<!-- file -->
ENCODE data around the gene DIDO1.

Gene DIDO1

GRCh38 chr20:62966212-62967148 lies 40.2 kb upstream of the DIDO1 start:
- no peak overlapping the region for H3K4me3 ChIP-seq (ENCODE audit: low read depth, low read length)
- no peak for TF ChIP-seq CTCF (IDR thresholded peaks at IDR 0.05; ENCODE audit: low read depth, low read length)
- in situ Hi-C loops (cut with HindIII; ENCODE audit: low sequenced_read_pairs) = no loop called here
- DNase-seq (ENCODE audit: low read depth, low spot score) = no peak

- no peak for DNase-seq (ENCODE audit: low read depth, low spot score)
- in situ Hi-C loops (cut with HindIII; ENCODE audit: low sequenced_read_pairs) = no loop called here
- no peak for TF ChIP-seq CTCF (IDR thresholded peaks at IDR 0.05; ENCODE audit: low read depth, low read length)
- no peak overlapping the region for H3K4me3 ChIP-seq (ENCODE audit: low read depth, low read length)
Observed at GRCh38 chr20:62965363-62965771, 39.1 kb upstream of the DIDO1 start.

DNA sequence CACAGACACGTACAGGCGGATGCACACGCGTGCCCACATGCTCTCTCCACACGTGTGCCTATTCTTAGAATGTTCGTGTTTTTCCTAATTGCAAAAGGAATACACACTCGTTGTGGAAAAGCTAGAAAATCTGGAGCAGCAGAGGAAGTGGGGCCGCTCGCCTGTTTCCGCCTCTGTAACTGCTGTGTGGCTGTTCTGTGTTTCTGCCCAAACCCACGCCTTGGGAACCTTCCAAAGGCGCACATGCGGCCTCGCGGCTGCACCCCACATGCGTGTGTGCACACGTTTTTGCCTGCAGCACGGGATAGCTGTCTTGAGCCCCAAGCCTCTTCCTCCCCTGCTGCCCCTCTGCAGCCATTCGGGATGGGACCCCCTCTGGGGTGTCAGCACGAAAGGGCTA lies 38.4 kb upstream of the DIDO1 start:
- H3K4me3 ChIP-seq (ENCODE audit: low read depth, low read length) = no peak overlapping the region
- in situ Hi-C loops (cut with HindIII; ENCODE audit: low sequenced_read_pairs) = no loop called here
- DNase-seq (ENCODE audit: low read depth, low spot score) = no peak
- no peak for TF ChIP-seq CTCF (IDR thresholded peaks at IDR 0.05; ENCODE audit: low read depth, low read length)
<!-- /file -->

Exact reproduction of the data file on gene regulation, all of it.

ENCODE data around the gene DIDO1.

Gene DIDO1

GRCh38 chr20:62966212-62967148 lies 40.2 kb upstream of the DIDO1 start:
- no peak overlapping the region for H3K4me3 ChIP-seq (ENCODE audit: low read depth, low read length)
- no peak for TF ChIP-seq CTCF (IDR thresholded peaks at IDR 0.05; ENCODE audit: low read depth, low read length)
- in situ Hi-C loops (cut with HindIII; ENCODE audit: low sequenced_read_pairs) = no loop called here
- DNase-seq (ENCODE audit: low read depth, low spot score) = no peak

- no peak for DNase-seq (ENCODE audit: low read depth, low spot score)
- in situ Hi-C loops (cut with HindIII; ENCODE audit: low sequenced_read_pairs) = no loop called here
- no peak for TF ChIP-seq CTCF (IDR thresholded peaks at IDR 0.05; ENCODE audit: low read depth, low read length)
- no peak overlapping the region for H3K4me3 ChIP-seq (ENCODE audit: low read depth, low read length)
Observed at GRCh38 chr20:62965363-62965771, 39.1 kb upstream of the DIDO1 start.

DNA sequence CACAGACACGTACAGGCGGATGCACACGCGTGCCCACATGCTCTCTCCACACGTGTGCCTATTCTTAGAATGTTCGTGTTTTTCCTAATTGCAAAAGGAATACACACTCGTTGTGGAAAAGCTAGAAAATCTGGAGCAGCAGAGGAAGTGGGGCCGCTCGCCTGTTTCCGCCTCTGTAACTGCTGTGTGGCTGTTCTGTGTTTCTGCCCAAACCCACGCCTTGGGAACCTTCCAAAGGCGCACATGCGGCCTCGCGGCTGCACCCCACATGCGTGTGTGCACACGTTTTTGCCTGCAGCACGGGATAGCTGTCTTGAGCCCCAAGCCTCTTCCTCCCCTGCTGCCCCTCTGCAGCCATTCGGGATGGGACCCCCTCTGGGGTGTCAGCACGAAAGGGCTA lies 38.4 kb upstream of the DIDO1 start:
- H3K4me3 ChIP-seq (ENCODE audit: low read depth, low read length) = no peak overlapping the region
- in situ Hi-C loops (cut with HindIII; ENCODE audit: low sequenced_read_pairs) = no loop called here
- DNase-seq (ENCODE audit: low read depth, low spot score) = no peak
- no peak for TF ChIP-seq CTCF (IDR thresholded peaks at IDR 0.05; ENCODE audit: low read depth, low read length)